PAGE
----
The rough shaping of the diamond is done through an operation called “bruting,” which consists of wearing away the corners by rubbing one stone against another. Formerly this was a strictly manual process, the two diamonds being mounted on sticks held in either hand by the lapidary. Even into the ancient and conservative art of diamond cutting, however, some mechanical improvements have made their way, and now in most of the shops a rapidly twirling spindle takes the place of one of the hand sticks. The remaining stick has grown in length to suit the modern method. It is now about two feet long and can be firmly grasped with both hands and held in a rest so that the diamond it bears at its end can be rubbed against its fellow, which is spinning around in front of it.
Having rough-shaped our diamond we now come to the finishing operation, the producing of the facets which give brilliancy and sparkle to it, an operation which is technically known as polishing. The holder of the stone during the polishing consists of a small metal cup on a long stem, which is called a “dop” and much resembles a tulip, which famous Dutch flower may have suggested its shape. A solder composed of one part tin and three parts lead is placed in the dop and heated until soft.
The diamond is then embedded in the solder with the portion of the stone on which the desired facet is to be cut placed uppermost and almost completely surrounded by the solder. When the diamond has been properly adjusted in the dop, it is plunged in cold water to cool and harden the solder. Such drastic treatment would cause less aristocratic stones promptly to fly to pieces, but not so with the diamond; the high heat conductivity of this remarkable substance permits it to submit to the sudden change of temperature without there resulting in it even the slightest flaw.
The dop is now fastened by means of its stem in a heavy iron arm called the tongs, in such a way as to bring the position of the facet to be cut exactly undermost when it is placed in contact with the polishing wheel or lap. The latter is made of soft iron and turns horizontally at the rate of about one thousand revolutions a minute. Diamond dust, mixed with olive oil, is fed to this wheel and the diamond is held in contact with it by weight of the tongs, aided by slabs of lead placed upon the latter. Several hours are required to cut one facet, then the stone is readjusted for another one, and so on until all of the fifty-eight little facets in which lies the secret of the brilliancy of the jewel are produced.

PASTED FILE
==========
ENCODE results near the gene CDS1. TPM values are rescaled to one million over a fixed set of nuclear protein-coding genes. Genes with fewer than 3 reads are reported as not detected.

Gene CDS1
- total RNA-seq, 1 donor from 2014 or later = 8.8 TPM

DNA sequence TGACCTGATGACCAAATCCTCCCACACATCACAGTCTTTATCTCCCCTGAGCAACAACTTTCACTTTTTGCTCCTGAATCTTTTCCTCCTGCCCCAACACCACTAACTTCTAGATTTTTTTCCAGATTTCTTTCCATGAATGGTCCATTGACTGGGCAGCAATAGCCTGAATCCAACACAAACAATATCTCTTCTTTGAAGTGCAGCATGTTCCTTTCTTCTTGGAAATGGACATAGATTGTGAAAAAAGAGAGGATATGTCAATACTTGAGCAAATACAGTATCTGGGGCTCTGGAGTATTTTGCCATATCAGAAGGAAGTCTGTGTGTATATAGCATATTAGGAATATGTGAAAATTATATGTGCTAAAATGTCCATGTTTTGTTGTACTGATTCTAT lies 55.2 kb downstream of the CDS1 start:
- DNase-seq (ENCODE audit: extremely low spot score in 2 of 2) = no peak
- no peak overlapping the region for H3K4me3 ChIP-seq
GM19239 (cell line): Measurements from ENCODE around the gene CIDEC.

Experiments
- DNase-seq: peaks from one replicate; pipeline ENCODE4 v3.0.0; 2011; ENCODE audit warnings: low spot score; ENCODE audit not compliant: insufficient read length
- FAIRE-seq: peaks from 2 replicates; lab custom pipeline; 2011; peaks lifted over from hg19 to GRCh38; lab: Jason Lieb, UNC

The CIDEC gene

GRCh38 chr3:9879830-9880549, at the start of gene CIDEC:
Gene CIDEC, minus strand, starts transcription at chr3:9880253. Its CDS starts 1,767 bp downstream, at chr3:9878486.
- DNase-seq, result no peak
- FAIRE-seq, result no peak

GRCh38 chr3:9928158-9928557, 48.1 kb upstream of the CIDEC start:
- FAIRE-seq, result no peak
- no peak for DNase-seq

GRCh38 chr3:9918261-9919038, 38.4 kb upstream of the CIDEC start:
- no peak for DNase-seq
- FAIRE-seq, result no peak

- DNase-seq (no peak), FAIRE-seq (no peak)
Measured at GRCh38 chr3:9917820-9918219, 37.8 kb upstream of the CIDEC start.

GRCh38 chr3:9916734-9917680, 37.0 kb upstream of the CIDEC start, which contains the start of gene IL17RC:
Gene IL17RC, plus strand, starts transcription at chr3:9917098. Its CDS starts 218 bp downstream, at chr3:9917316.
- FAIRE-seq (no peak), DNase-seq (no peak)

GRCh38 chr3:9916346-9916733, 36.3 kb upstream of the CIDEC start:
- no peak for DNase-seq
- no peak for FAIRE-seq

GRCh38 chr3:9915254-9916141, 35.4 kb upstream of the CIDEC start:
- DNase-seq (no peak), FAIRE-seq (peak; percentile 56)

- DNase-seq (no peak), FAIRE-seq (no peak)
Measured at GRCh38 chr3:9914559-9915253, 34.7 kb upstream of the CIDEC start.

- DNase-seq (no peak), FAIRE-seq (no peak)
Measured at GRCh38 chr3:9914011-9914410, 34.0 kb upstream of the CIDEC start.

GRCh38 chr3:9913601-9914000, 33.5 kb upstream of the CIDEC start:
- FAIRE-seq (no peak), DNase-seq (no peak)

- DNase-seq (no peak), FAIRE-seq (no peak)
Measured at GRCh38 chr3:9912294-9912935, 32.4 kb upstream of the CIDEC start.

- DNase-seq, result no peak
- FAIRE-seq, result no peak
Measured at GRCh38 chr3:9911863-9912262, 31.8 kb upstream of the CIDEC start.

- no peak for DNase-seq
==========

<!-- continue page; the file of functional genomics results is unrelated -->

To appreciate the exquisite skill and infinite patience involved in this apparently simple process we have only to look at the gem on our finger, sending forth its magical fires, and to note the symmetry and regularity of shape of each of its tiny, glittering sides. And when we remember that to produce these rainbow-like rays each must have exactly the right tilt with respect to its neighbors, we realize that a cut diamond is not only a wonderful product of nature but a marvelous work of art.
Before the introduction of methods of diamond cutting in the fifteenth century, diamonds, when used in jewelry, were set with four of the eight sides of the octahedron or double pyramid projecting from the setting. This presented the aspect of a four-sided pyramid, and the exposed faces or facets were sometimes polished. The next step in the evolution of the modern form of diamond cutting was the production of a flat “table” on the exposed point by rubbing or “bruting” two crystals together. Thus we have the origin of the table facet as it is known today. In the early seventeenth century when the art of the diamond cutter had somewhat advanced, a more symmetrical outline for the stone was obtained by cutting away the four edges of the pyramid above the setting, which of course necessitated the equal cutting away of the four edges below.